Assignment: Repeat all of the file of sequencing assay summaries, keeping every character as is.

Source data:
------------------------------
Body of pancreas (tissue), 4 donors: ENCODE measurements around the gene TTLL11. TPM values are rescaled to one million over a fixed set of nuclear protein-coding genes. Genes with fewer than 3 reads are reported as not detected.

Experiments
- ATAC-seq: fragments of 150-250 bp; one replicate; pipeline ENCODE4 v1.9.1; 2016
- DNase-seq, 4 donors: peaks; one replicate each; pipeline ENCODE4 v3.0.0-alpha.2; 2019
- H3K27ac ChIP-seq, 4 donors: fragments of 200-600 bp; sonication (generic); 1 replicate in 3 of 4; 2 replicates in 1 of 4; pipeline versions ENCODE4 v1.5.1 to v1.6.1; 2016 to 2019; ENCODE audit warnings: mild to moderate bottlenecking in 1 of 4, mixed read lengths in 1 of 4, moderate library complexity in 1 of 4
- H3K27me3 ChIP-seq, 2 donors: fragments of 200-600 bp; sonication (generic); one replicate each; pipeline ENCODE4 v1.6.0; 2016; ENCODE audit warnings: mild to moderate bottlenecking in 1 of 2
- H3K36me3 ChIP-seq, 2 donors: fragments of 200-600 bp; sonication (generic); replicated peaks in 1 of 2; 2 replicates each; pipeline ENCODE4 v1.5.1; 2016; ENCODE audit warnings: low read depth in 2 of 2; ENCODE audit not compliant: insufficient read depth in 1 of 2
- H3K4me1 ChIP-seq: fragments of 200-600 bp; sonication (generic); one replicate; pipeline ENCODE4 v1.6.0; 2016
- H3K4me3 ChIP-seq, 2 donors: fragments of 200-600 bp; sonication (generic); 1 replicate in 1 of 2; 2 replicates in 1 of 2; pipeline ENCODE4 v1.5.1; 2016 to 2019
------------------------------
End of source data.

Body of pancreas (tissue), 4 donors: ENCODE measurements around the gene TTLL11. TPM values are rescaled to one million over a fixed set of nuclear protein-coding genes. Genes with fewer than 3 reads are reported as not detected.

Experiments
- ATAC-seq: fragments of 150-250 bp; one replicate; pipeline ENCODE4 v1.9.1; 2016
- DNase-seq, 4 donors: peaks; one replicate each; pipeline ENCODE4 v3.0.0-alpha.2; 2019
- H3K27ac ChIP-seq, 4 donors: fragments of 200-600 bp; sonication (generic); 1 replicate in 3 of 4; 2 replicates in 1 of 4; pipeline versions ENCODE4 v1.5.1 to v1.6.1; 2016 to 2019; ENCODE audit warnings: mild to moderate bottlenecking in 1 of 4, mixed read lengths in 1 of 4, moderate library complexity in 1 of 4
- H3K27me3 ChIP-seq, 2 donors: fragments of 200-600 bp; sonication (generic); one replicate each; pipeline ENCODE4 v1.6.0; 2016; ENCODE audit warnings: mild to moderate bottlenecking in 1 of 2
- H3K36me3 ChIP-seq, 2 donors: fragments of 200-600 bp; sonication (generic); replicated peaks in 1 of 2; 2 replicates each; pipeline ENCODE4 v1.5.1; 2016; ENCODE audit warnings: low read depth in 2 of 2; ENCODE audit not compliant: insufficient read depth in 1 of 2
- H3K4me1 ChIP-seq: fragments of 200-600 bp; sonication (generic); one replicate; pipeline ENCODE4 v1.6.0; 2016
- H3K4me3 ChIP-seq, 2 donors: fragments of 200-600 bp; sonication (generic); 1 replicate in 1 of 2; 2 replicates in 1 of 2; pipeline ENCODE4 v1.5.1; 2016 to 2019